A man uses his cellphone as he sits next to a sculpture representing the renminbi and an abacus in Guangzhou, China, on May 14. China has launched a trial of a new state-run digital currency in four cities: Shenzhen, Suzhou, Chengdu and Xiongan. Photo: EPA-EFE A man uses his cellphone as he sits next to a sculpture representing the renminbi and an abacus in Guangzhou, China, on May 14. China has launched a trial of a new state-run digital currency in four cities: Shenzhen, Suzhou, Chengdu and Xiongan. Photo: EPA-EFE
A man uses his cellphone as he sits next to a sculpture representing the renminbi and an abacus in Guangzhou, China, on May 14. China has launched a trial of a new state-run digital currency in four cities: Shenzhen, Suzhou, Chengdu and Xiongan. Photo: EPA-EFE
Eswar Prasad
Opinion

Opinion

The View by Eswar Prasad

Why China’s digital currency won’t threaten US dollar dominance

  • China’s digital currency and its cross-border payments system will enhance the renminbi’s role as an international payments currency if the government continues to reform financial markets and remove restrictions on capital flows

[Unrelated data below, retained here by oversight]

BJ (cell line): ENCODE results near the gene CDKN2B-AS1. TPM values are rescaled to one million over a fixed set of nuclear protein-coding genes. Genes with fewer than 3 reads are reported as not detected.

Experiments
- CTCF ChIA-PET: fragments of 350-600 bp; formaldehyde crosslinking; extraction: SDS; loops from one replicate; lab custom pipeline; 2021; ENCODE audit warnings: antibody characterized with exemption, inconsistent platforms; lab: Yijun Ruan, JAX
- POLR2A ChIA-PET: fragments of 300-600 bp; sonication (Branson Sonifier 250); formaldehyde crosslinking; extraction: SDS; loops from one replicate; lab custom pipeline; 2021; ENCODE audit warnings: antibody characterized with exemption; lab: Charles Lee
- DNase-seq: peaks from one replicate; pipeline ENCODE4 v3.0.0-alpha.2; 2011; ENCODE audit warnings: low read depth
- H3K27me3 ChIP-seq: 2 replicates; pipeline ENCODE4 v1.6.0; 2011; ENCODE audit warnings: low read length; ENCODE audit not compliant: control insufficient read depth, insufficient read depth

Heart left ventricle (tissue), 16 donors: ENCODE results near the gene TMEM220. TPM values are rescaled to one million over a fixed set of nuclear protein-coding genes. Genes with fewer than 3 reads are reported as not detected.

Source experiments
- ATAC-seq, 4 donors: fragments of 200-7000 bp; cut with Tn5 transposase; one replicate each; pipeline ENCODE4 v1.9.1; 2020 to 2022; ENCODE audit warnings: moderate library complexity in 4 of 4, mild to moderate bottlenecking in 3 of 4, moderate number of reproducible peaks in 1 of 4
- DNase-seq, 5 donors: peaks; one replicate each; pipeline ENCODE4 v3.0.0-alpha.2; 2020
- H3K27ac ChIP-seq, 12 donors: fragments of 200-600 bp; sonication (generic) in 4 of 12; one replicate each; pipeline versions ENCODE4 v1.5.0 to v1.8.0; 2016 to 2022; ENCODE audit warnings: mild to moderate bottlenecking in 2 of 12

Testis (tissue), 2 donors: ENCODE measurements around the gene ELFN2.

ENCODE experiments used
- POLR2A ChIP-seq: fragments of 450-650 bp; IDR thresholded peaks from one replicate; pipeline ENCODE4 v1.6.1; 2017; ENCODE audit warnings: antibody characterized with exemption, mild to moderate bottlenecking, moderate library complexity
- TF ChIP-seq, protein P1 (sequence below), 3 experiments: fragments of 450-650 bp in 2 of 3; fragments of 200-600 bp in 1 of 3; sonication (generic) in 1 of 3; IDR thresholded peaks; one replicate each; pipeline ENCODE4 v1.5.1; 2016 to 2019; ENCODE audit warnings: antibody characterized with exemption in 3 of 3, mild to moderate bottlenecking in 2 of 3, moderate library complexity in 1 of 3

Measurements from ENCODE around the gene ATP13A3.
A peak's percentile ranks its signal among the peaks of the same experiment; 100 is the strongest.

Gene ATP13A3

• Nevertheless, the dollar will remain the global reserve currency of choice

A man uses his cellphone as he sits next to a sculpture representing the renminbi and an abacus in Guangzhou, China, on May 14. China has launched a trial of a new state-run digital currency in four cities: Shenzhen, Suzhou, Chengdu and Xiongan. Photo: EPA-EFE A man uses his cellphone as he sits next to a sculpture representing the renminbi and an abacus in Guangzhou, China, on May 14. China has launched a trial of a new state-run digital currency in four cities: Shenzhen, Suzhou, Chengdu and Xiongan. Photo: EPA-EFE
A man uses his cellphone as he sits next to a sculpture representing the renminbi and an abacus in Guangzhou, China, on May 14. China has launched a trial of a new state-run digital currency in four cities: Shenzhen, Suzhou, Chengdu and Xiongan. Photo: EPA-EFE
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Eswar Prasad

Eswar Prasad

Eswar Prasad is Professor of Trade Policy at Cornell University’s Dyson School of Applied Economics and Management and a senior fellow at the Brookings Institution. He is the author of Gaining Currency: The Rise of the Renminbi.